According to a study by Dr, Neal Barshes, with the Division of Vascular Surgery at the Baylor College of Medicine in Houston, the cost of treating severe diabetic wounds is more expensive than the five leading cancers in the U.S.

Yet, said Armstrong, who participated in the study, “we have only one FDA-approved pharmacologic to treat it, and that product has a black box warning,” the strongest warning label the agency requires.

The warning on Regranex cites an “increased risk of cancer death in patients who use three or more tubes of the product.”

At last month’s meeting, the institute’s scientists reported that more than 170,000 patients in 23 countries have been successfully treated with the Cuban drug, with 71 percent showing improvement.

“Their studies suggest, unlike other treatments using human growth factors, the potential for carcinogenesis from Heberprot is just about nil,” said Kelman Cohen.

The Cuban research institute did not respond to requests for a list of the countries using Heberprot.

Companies in France and the UK are said to be considering running clinical trials, but some physicians attending the December conference said the feeling was that most potential users and marketers of the medication will wait for trials to be conducted in the U.S.

While clinical trials are extremely expensive, the resulting FDA approval for new drugs is considered the gold standard by many physicians and pharmaceutical companies and adds enormously to the market value of the medication.

FairWarning contributor Andrew Schneider is a journalist specializing in public health issues. His email is email hidden; JavaScript is required.


Images of Cuba
Photos taken by Andrew Schneider on a recent trip to Cuba


Big belly palm trees dot a tobacco farm on outskirts of Havana.

Casa Garay rum factory turns out small batches of a distinctive brew that includes wild guava.

A street performer in central Havana grabs the attention of young pupils on their way home from school.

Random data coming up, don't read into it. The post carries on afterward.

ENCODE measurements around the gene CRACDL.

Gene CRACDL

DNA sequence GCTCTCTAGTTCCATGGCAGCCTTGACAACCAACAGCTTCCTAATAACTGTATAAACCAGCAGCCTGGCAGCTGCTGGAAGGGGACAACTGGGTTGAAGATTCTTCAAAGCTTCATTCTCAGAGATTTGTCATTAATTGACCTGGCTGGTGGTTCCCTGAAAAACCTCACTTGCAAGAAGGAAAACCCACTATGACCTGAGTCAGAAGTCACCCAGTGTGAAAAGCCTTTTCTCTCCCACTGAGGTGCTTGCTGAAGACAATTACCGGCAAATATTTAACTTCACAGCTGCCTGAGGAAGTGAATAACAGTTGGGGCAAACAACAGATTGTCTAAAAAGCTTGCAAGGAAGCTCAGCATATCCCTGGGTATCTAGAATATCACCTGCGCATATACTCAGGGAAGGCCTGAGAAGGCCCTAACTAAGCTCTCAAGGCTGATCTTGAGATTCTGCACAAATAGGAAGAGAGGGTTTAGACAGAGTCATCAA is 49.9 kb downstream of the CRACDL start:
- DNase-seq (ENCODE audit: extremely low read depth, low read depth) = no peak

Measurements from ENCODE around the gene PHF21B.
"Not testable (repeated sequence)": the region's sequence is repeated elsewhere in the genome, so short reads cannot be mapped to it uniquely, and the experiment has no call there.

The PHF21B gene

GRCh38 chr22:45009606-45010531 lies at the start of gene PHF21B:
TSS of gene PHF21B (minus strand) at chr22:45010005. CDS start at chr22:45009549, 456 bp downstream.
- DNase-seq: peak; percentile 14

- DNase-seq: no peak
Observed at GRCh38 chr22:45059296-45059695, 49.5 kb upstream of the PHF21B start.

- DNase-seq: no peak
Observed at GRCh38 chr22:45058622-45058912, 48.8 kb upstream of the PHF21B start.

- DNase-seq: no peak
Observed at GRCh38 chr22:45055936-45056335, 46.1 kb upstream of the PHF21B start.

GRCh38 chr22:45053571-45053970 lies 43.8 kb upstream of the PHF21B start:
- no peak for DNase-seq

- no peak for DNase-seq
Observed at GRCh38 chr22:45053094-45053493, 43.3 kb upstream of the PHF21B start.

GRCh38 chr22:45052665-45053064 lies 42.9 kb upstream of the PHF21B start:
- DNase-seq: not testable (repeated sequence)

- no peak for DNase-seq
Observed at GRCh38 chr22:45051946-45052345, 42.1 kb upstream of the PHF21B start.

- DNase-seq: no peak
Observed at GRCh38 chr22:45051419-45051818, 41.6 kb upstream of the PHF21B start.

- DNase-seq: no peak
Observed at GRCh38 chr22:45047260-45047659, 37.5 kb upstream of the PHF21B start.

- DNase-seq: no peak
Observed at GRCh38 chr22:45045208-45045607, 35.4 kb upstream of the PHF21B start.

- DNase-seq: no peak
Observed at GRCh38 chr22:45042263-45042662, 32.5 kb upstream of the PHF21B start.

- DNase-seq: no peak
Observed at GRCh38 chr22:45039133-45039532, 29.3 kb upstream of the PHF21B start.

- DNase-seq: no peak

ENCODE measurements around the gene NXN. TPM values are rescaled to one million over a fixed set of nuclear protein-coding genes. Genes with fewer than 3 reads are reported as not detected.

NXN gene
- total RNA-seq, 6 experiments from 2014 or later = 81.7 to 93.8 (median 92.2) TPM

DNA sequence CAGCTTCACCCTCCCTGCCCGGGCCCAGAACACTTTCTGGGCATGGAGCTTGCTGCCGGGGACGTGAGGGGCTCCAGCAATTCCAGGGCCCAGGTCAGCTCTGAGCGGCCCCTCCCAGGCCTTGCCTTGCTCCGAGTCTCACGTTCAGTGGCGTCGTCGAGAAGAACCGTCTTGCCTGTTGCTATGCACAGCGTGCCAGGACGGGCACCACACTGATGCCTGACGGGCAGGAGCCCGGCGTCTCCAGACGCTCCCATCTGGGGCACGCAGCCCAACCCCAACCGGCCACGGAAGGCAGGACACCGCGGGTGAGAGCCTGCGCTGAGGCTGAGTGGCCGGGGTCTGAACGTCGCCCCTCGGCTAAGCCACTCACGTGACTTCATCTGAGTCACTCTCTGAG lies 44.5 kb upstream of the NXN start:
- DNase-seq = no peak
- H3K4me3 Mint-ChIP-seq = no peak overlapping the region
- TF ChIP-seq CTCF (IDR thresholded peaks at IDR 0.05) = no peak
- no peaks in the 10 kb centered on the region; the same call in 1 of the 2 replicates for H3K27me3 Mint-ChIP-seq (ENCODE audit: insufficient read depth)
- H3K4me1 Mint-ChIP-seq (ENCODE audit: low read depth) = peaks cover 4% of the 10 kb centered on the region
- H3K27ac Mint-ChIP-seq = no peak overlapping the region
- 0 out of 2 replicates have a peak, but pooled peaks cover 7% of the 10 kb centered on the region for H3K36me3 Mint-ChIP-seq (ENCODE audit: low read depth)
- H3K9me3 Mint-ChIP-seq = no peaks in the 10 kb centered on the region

One of the many narrow streets in Old Havana, with the national capitol in the background.

Among the attractions for tourists and residents alike is the sweet Cuban espresso and the Mojito—a blend of mint, lime, sugar cane and rum.

View from the Malecon, the five-mile-long seawall protecting Havana from the frequent Caribbean storms.

Cuban flag at Museum of the Revolution in Havana.

View of the Paseo del Prado, the historic boulevard dividing old and new Havana, with national capitol building in the background.

Cuban postage stamps touting the country’s efforts to save limbs of diabetics.

U.S. surgeon David Armstrong shaking hands with patient with a severe diabetes-caused wound at one of the 60 Cuban medical facilities using the drug Heberprot-P.
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5 comments to “As U.S. Bids to Renew Relations With Havana, Heralded Cuban Diabetes Drug Remains Off-Limits”

  1. Byron Alsop

    Can someone please tell me which are the countries that
    have the Cuban made drug Herberprof?

    Byron Alsop email hidden; JavaScript is required

  2. Roy Lay

    “At last month’s meeting, the institute’s scientists reported that more than 170,000 patients in 23 countries have been successfully treated with the Cuban drug, with 71 percent showing improvement.
    “Their studies suggest, unlike other treatments using human growth factors, the potential for carcinogenesis from Heberprot is just about nil,” said Kelman Cohen.”
    I know a few people who would love to say screw the FDA, I want the drug and my foot. An old friend of mine just lost his, and another may lose one or both soon. This is criminal. We have screwed over Cuba for decades, and even our latest two Popes acknowledge this. Now we are screwing over Americans in the process. Cuba has always been happy to send medical teams to disasters around the world. Everyone there has health insurance, even though we’ve kept them from even getting spare parts for their vehicles and kept them in poverty. Sometimes I wonder if this country hasn’t become the world’s greatest problem. Even to most of it’s citizens.